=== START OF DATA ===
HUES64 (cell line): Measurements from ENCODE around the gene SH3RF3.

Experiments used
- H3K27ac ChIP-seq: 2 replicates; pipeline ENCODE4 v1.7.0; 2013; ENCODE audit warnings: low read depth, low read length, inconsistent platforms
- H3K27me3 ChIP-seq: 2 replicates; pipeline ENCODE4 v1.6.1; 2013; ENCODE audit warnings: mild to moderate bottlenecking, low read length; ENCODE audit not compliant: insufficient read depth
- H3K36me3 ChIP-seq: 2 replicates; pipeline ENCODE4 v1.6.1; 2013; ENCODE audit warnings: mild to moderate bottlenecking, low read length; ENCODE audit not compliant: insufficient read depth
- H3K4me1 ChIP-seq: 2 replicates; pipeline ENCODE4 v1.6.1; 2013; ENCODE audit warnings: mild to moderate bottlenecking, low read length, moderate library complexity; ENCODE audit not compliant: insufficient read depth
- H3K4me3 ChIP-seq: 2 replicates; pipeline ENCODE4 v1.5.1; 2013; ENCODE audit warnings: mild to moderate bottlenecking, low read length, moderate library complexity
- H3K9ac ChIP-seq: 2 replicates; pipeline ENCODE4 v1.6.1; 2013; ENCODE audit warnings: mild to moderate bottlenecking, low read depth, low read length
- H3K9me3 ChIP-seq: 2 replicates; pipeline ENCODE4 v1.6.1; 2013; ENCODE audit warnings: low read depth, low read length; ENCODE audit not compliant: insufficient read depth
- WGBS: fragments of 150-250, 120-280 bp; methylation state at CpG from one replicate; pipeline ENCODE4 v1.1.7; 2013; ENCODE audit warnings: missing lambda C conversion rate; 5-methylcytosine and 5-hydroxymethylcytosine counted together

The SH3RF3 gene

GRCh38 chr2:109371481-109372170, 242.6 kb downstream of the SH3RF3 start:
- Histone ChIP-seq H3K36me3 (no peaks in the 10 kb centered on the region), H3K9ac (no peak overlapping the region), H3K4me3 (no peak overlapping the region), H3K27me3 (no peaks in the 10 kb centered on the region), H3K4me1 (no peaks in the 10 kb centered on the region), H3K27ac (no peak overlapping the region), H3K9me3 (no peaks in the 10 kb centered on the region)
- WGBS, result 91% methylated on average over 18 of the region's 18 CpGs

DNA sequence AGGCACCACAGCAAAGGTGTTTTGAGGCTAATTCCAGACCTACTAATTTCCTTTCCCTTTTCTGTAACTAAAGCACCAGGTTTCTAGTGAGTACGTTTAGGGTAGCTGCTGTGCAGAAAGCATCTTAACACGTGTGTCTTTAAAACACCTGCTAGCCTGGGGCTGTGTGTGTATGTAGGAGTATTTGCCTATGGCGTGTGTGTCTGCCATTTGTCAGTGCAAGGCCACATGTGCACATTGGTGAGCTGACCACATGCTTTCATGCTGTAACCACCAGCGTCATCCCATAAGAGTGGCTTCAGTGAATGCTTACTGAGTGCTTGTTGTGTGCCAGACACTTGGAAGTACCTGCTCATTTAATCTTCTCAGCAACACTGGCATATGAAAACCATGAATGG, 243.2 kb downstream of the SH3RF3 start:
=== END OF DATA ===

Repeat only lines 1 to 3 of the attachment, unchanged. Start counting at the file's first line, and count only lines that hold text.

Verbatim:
HUES64 (cell line): Measurements from ENCODE around the gene SH3RF3.

Experiments used
- H3K27ac ChIP-seq: 2 replicates; pipeline ENCODE4 v1.7.0; 2013; ENCODE audit warnings: low read depth, low read length, inconsistent platforms